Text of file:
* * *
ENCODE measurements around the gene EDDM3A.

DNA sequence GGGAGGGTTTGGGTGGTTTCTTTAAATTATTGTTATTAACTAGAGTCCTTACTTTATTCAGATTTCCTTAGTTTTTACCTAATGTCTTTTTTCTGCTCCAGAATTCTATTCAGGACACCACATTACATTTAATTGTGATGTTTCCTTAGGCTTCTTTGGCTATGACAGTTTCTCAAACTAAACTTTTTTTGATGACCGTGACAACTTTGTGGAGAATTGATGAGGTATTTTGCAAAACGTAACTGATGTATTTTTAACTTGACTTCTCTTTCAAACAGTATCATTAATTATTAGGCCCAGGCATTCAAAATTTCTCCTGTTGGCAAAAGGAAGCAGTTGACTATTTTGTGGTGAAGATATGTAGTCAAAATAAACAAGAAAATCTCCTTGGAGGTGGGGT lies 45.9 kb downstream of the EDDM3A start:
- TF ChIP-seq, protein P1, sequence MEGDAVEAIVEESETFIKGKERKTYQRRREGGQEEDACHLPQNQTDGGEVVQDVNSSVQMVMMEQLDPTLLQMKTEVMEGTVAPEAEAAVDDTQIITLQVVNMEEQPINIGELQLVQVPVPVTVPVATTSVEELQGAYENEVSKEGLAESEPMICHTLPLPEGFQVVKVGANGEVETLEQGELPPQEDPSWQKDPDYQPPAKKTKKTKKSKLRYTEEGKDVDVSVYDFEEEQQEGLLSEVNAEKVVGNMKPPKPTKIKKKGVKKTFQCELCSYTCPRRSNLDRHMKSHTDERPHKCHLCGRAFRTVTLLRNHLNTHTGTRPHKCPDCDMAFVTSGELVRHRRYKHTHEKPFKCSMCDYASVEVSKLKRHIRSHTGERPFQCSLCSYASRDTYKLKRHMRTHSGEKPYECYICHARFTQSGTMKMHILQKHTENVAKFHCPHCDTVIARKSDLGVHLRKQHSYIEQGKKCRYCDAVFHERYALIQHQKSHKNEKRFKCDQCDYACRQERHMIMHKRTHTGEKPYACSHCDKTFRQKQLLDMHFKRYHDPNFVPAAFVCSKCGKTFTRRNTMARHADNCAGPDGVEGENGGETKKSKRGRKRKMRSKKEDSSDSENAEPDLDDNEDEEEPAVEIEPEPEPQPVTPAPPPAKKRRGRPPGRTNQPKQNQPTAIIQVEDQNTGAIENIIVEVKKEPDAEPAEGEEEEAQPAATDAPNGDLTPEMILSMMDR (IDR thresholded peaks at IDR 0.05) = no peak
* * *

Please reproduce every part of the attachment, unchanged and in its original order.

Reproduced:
ENCODE measurements around the gene EDDM3A.

DNA sequence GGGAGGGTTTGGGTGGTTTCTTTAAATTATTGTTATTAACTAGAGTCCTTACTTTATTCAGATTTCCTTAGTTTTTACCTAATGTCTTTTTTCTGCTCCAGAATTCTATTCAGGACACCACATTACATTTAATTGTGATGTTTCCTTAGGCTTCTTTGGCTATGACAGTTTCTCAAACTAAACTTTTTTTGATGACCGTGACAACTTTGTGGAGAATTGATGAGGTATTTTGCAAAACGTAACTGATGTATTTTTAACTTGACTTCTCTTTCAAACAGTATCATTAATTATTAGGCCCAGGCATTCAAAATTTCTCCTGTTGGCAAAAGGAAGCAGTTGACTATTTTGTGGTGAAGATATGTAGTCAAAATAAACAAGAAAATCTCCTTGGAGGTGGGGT lies 45.9 kb downstream of the EDDM3A start:
- TF ChIP-seq, protein P1, sequence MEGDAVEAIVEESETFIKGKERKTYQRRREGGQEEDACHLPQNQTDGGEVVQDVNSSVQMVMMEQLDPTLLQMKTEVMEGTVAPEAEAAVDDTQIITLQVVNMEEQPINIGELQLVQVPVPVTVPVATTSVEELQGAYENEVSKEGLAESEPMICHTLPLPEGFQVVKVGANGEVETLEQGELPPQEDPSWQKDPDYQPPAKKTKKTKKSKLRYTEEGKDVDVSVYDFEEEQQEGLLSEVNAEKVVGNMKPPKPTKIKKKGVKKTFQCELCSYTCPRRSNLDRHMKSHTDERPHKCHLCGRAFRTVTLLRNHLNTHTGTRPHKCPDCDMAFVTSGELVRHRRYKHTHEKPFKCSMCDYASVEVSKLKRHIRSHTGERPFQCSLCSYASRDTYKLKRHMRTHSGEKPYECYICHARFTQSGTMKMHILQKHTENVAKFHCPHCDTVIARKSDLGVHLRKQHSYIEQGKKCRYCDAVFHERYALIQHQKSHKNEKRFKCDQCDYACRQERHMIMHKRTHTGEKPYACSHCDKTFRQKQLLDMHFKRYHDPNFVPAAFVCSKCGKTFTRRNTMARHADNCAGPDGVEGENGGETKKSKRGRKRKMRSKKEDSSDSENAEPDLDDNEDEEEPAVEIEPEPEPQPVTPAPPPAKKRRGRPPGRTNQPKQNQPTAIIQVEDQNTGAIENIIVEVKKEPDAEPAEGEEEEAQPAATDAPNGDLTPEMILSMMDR (IDR thresholded peaks at IDR 0.05) = no peak